Technology can automate financial services, creating efficiencies and reducing cost. Accurate, timely information drives financial markets.

And within the past two decades, technology-driven data standards have dramatically increased the efficiency of financial products. So it’s only logical to consider how they can be incorporated into fintech offerings. Without data standards, the automation and speed promised by new financial technologies, like blockchain, crowdfunding and peer-to-peer lending, will not be met. This transformation is years, not decades away. We invite you to join us, exploring how data standards can help fuel the innovation that is happening now.

Blockchain and Smart Contracts

The blockchain is a shared distributed ledger system on which information about all cryptocurrency transactions, contracts or assets are recorded and made publicly available. Every time a new transaction is conducted on the blockchain, it is recorded and attached to the blockchain and becomes a permanent, transparent and searchable record, so that anyone who is part of the blockchain is able to view the full transaction history. Because the blockchain is usually open with all transactions viewable, it is considered “tamper-proof”. The transparent and permanent nature of the blockchain establishes “trust” between parties who do not know each other.

“Smart contract” is a term coined to describe computer protocols that facilitate, verify, or enforce the negotiation or performance of a contract, and that reside on the blockchain. Smart contracts can be used to make loans, issue securities or perform any number of more complex financial transactions. Many contracts include clauses, triggered by data-driven events that could activate, shut down or change the terms of the agreement. To learn more about blockchain and smart contracts:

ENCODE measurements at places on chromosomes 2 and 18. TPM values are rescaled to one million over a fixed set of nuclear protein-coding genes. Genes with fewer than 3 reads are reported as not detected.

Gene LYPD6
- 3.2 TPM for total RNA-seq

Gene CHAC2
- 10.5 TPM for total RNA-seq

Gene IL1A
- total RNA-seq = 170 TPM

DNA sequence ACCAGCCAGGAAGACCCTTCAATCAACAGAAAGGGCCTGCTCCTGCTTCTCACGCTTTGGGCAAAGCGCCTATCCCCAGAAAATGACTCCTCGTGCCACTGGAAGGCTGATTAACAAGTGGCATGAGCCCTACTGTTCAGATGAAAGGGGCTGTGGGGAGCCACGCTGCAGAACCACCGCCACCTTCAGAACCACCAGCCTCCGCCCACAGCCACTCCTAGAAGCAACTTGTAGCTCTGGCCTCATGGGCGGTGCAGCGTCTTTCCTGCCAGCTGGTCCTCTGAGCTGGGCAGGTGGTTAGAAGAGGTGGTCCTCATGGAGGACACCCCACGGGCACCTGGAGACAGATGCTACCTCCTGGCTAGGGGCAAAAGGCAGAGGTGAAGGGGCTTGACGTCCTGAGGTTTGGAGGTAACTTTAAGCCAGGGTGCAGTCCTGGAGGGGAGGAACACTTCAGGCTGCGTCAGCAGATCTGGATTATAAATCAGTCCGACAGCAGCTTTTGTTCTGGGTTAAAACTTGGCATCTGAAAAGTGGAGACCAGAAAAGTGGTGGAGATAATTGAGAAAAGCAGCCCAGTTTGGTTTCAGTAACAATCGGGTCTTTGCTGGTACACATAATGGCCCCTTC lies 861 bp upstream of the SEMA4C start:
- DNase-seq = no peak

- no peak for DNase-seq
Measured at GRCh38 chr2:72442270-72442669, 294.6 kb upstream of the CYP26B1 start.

Crowdfunding is the practice of funding a project or venture by raising monetary contributions from a large number of people, today often performed via internet-mediated registries. In October 2015, the SEC passed Regulation Crowdfunding as part of JOBS Act implementation. The new regulation, which became effective May 16, allows non-accredited investors to fund startups for the first time. Offerings that fall under this regulation start at $50,000 and range to as high as $1 million, with corresponding levels of financial disclosure requirements. Given the size of the funds being raised, data standards can provide a cost-effective tool to make financial disclosures available to funding portals to evaluate potential offerings and to investors considering an investment.

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